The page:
I am intrigued by the first learning outcome for early years astronomy in the recently published A Curriculum for Excellence draft experiences and outcomes for science. It states: "I have experienced the wonder of looking at the vastness of the sky."
Recent debate in the letters pages of the press about Richard Dawkins's The God Delusion has several times referred to a sense of wonder at natural phenomena: their size, their beauty, their complexity.
Letter writers have claimed that such a sense is a sense of the numinous and demonstrates the likelihood of there being a creator. Others have replied, saying that atheists experience wonder too, but draw different conclusions from this fact.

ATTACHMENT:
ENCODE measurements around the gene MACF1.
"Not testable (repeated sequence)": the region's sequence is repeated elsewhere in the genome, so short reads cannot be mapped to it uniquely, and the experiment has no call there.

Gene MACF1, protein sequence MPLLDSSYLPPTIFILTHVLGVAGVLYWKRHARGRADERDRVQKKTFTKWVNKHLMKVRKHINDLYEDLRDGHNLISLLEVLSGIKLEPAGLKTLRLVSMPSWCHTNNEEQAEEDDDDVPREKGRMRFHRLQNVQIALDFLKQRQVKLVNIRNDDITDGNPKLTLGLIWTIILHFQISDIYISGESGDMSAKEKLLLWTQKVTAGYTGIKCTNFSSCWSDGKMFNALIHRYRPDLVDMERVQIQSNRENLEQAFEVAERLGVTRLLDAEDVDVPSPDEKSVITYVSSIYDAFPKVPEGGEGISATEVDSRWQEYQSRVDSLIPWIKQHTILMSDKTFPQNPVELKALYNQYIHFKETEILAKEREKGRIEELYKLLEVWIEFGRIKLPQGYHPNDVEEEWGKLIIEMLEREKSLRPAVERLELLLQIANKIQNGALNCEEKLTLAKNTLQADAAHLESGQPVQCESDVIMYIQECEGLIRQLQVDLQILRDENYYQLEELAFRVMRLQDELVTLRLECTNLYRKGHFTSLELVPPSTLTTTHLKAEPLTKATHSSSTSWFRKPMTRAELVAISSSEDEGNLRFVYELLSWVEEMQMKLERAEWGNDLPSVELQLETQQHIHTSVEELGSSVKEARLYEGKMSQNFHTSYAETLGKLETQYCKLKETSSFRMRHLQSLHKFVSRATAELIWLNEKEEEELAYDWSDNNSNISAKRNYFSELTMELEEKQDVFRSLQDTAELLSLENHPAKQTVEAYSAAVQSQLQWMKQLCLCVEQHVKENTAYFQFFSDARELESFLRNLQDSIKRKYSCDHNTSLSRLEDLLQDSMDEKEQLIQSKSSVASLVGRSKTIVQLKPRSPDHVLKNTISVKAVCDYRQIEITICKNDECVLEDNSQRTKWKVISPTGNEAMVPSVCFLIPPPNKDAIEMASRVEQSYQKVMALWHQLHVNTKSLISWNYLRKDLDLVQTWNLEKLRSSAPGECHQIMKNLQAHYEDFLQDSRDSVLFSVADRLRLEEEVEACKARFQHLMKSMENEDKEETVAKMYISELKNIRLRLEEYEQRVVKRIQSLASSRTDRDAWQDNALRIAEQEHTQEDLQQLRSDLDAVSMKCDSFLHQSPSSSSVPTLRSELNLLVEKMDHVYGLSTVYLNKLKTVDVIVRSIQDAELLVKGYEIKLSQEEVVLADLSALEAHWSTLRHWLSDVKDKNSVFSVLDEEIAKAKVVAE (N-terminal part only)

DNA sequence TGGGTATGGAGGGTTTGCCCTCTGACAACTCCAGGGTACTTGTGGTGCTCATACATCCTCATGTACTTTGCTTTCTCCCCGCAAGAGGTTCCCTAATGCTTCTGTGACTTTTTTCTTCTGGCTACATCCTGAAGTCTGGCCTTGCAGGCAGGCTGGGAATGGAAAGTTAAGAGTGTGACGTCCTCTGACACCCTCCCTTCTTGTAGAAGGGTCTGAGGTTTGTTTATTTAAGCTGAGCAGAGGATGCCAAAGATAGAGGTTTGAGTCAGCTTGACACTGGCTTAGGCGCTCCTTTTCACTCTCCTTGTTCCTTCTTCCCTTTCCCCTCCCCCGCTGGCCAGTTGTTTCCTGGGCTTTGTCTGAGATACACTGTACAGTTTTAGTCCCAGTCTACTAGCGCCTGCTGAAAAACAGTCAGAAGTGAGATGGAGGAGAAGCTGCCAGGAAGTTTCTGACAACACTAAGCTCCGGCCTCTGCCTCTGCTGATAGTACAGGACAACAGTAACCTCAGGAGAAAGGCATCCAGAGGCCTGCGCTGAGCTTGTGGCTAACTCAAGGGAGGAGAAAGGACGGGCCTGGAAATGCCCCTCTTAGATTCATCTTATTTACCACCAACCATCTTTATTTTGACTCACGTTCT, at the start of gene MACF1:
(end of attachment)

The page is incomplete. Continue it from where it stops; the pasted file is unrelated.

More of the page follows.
Is this outcome intended as a concession to those few proposing the introduction of so-called intelligent design (aka creationism) into the science curriculum? Or is it a response to such a position, which reclaims a sense of wonder as a human capacity without any necessary religious significance?
Regardless of the authors' intentions, I wonder what teachers will make of something the Scottish philosopher Sir William Hamilton said in 1859: "Wonder has been contemptuously called the daughter of ignorance; true, but wonder, we should add, is the mother of knowledge."
I choose to be optimistic about Scottish teachers' handling of this astronomical outcome.
Sharon Jessop, Department of educational and professional studies, Faculty of education, Strathclyde University.